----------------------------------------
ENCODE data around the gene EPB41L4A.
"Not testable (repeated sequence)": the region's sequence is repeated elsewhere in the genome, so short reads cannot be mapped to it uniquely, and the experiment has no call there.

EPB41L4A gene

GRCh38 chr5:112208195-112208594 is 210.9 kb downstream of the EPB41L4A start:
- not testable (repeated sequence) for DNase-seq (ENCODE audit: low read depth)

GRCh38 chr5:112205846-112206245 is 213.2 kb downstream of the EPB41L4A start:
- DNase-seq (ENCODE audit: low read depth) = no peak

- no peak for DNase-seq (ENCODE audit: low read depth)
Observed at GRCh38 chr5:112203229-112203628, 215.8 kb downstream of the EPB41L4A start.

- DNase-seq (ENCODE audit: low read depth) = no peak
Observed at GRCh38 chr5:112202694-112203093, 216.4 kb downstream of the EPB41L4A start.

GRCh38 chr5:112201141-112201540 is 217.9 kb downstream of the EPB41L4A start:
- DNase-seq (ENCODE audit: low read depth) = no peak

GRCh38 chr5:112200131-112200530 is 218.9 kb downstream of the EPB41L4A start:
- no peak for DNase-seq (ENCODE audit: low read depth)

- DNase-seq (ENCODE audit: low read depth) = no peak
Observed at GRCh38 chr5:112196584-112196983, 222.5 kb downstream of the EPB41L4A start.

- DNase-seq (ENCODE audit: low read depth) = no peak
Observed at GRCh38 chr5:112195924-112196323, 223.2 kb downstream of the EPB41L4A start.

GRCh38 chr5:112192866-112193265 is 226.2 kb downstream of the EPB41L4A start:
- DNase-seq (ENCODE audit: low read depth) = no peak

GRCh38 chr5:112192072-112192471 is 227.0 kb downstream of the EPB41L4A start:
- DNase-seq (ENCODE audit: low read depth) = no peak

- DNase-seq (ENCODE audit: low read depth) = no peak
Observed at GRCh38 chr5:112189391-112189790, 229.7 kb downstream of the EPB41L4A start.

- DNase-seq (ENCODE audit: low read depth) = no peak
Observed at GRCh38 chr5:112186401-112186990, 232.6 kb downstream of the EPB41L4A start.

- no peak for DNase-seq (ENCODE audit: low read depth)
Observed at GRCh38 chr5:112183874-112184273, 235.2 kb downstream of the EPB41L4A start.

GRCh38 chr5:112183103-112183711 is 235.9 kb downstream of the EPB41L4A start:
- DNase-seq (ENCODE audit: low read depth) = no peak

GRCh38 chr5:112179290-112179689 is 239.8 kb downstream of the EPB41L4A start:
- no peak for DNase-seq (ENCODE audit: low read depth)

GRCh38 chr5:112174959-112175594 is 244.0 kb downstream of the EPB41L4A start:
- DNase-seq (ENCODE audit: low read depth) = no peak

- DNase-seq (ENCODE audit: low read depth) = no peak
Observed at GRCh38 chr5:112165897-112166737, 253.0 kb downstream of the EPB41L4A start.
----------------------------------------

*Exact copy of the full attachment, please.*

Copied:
ENCODE data around the gene EPB41L4A.
"Not testable (repeated sequence)": the region's sequence is repeated elsewhere in the genome, so short reads cannot be mapped to it uniquely, and the experiment has no call there.

EPB41L4A gene

GRCh38 chr5:112208195-112208594 is 210.9 kb downstream of the EPB41L4A start:
- not testable (repeated sequence) for DNase-seq (ENCODE audit: low read depth)

GRCh38 chr5:112205846-112206245 is 213.2 kb downstream of the EPB41L4A start:
- DNase-seq (ENCODE audit: low read depth) = no peak

- no peak for DNase-seq (ENCODE audit: low read depth)
Observed at GRCh38 chr5:112203229-112203628, 215.8 kb downstream of the EPB41L4A start.

- DNase-seq (ENCODE audit: low read depth) = no peak
Observed at GRCh38 chr5:112202694-112203093, 216.4 kb downstream of the EPB41L4A start.

GRCh38 chr5:112201141-112201540 is 217.9 kb downstream of the EPB41L4A start:
- DNase-seq (ENCODE audit: low read depth) = no peak

GRCh38 chr5:112200131-112200530 is 218.9 kb downstream of the EPB41L4A start:
- no peak for DNase-seq (ENCODE audit: low read depth)

- DNase-seq (ENCODE audit: low read depth) = no peak
Observed at GRCh38 chr5:112196584-112196983, 222.5 kb downstream of the EPB41L4A start.

- DNase-seq (ENCODE audit: low read depth) = no peak
Observed at GRCh38 chr5:112195924-112196323, 223.2 kb downstream of the EPB41L4A start.

GRCh38 chr5:112192866-112193265 is 226.2 kb downstream of the EPB41L4A start:
- DNase-seq (ENCODE audit: low read depth) = no peak

GRCh38 chr5:112192072-112192471 is 227.0 kb downstream of the EPB41L4A start:
- DNase-seq (ENCODE audit: low read depth) = no peak

- DNase-seq (ENCODE audit: low read depth) = no peak
Observed at GRCh38 chr5:112189391-112189790, 229.7 kb downstream of the EPB41L4A start.

- DNase-seq (ENCODE audit: low read depth) = no peak
Observed at GRCh38 chr5:112186401-112186990, 232.6 kb downstream of the EPB41L4A start.

- no peak for DNase-seq (ENCODE audit: low read depth)
Observed at GRCh38 chr5:112183874-112184273, 235.2 kb downstream of the EPB41L4A start.

GRCh38 chr5:112183103-112183711 is 235.9 kb downstream of the EPB41L4A start:
- DNase-seq (ENCODE audit: low read depth) = no peak

GRCh38 chr5:112179290-112179689 is 239.8 kb downstream of the EPB41L4A start:
- no peak for DNase-seq (ENCODE audit: low read depth)

GRCh38 chr5:112174959-112175594 is 244.0 kb downstream of the EPB41L4A start:
- DNase-seq (ENCODE audit: low read depth) = no peak

- DNase-seq (ENCODE audit: low read depth) = no peak
Observed at GRCh38 chr5:112165897-112166737, 253.0 kb downstream of the EPB41L4A start.